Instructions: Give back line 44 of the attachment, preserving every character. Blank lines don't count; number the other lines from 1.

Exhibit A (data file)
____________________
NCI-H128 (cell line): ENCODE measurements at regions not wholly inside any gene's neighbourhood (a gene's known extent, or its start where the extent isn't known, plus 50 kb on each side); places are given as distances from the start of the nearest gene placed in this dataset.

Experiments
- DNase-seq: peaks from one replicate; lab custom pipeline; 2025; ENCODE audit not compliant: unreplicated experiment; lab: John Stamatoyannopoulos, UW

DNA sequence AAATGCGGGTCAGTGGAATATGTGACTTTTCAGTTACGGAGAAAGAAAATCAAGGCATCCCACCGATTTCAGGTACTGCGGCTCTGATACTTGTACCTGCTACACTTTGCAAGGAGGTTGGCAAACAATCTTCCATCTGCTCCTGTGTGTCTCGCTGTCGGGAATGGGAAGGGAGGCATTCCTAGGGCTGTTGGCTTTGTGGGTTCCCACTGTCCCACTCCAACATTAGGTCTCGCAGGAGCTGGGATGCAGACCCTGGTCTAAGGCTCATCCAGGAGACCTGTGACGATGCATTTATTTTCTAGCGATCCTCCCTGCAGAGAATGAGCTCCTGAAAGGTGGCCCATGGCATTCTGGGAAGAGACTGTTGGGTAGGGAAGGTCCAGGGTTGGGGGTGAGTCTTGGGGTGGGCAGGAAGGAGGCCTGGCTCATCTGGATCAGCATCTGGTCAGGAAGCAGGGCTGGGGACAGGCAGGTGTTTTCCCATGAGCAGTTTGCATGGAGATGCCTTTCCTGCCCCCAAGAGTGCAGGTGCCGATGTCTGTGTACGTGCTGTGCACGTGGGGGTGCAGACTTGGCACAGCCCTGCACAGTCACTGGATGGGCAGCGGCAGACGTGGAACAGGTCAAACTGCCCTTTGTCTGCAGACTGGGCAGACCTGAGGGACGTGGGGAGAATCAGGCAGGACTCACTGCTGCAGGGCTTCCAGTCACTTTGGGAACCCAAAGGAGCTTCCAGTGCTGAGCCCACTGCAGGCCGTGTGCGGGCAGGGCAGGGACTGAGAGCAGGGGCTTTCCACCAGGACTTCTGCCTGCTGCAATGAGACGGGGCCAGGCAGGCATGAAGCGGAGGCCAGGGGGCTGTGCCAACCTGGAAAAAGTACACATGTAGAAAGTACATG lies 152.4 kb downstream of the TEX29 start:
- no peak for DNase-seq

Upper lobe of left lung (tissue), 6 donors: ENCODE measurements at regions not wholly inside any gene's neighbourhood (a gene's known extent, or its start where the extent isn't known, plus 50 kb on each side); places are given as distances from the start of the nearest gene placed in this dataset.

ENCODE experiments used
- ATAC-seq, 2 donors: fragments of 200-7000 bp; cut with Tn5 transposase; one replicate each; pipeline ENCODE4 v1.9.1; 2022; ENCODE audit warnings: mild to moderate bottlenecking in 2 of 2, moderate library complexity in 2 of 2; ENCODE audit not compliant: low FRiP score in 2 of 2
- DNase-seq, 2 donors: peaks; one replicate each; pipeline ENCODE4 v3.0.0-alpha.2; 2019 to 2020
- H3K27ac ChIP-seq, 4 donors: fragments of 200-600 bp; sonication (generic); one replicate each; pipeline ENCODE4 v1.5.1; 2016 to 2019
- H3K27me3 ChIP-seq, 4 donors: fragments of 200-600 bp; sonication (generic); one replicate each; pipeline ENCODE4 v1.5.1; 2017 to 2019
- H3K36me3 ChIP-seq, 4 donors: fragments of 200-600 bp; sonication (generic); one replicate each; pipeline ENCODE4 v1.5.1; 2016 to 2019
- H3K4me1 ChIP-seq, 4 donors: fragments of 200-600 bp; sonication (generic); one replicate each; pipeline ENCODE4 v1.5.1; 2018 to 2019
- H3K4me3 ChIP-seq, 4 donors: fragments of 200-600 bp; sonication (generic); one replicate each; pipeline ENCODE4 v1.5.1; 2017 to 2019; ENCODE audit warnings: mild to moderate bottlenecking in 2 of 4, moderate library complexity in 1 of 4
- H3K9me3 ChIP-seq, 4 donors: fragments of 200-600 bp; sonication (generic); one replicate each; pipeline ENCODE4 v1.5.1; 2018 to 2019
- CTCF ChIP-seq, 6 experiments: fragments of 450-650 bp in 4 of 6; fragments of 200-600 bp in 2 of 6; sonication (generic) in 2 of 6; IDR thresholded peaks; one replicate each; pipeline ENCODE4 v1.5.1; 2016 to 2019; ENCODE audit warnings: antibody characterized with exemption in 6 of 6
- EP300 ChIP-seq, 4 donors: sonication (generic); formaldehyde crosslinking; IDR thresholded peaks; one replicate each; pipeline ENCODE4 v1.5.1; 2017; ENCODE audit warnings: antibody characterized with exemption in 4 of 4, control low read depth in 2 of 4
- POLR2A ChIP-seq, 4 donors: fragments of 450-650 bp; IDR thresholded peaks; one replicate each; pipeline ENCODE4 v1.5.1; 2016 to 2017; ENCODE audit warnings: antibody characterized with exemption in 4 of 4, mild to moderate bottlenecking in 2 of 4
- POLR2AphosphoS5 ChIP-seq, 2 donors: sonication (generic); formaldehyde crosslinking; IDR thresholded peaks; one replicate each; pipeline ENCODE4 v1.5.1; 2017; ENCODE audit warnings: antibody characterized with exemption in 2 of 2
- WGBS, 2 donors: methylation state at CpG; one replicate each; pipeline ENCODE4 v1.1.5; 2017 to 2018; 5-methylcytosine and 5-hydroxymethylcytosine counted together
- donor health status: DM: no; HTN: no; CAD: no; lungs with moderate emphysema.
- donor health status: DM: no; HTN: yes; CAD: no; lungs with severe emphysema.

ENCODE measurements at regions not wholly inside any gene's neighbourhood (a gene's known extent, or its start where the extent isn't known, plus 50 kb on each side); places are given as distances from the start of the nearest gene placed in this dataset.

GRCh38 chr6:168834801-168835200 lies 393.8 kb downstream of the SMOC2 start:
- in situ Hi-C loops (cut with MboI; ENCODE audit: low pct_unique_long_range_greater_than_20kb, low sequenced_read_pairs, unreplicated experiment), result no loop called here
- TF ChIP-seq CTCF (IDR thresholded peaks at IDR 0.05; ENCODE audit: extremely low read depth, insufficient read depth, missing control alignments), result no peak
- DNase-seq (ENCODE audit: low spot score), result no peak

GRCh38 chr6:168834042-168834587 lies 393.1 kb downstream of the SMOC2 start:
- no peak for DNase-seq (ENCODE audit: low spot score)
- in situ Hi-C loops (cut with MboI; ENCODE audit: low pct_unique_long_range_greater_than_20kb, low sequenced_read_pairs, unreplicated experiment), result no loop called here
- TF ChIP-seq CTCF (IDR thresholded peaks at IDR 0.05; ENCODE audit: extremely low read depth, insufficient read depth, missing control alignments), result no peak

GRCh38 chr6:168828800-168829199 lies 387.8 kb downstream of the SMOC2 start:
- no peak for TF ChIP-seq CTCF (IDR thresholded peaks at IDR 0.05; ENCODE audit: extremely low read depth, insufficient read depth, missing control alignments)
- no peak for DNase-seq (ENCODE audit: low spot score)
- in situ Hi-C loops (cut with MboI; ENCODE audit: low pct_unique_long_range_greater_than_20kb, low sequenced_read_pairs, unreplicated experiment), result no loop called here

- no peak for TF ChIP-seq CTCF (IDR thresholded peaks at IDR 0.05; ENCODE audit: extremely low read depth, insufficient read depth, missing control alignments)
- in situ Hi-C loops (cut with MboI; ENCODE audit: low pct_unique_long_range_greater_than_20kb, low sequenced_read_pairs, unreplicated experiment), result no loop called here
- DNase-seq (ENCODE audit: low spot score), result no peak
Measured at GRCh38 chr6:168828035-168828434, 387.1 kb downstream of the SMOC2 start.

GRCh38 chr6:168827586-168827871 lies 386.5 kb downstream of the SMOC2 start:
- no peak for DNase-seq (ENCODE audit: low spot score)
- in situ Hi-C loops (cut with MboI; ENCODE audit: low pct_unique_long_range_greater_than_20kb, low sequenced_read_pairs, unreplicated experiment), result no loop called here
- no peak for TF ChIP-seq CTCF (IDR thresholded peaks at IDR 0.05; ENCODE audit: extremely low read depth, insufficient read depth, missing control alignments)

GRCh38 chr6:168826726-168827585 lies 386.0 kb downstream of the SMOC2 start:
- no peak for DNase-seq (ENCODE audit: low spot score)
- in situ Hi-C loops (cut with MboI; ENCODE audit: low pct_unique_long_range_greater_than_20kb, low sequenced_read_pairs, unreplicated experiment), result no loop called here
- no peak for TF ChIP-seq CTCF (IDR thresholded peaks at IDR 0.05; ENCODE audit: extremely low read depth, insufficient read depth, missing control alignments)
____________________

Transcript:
GRCh38 chr6:168826726-168827585 lies 386.0 kb downstream of the SMOC2 start: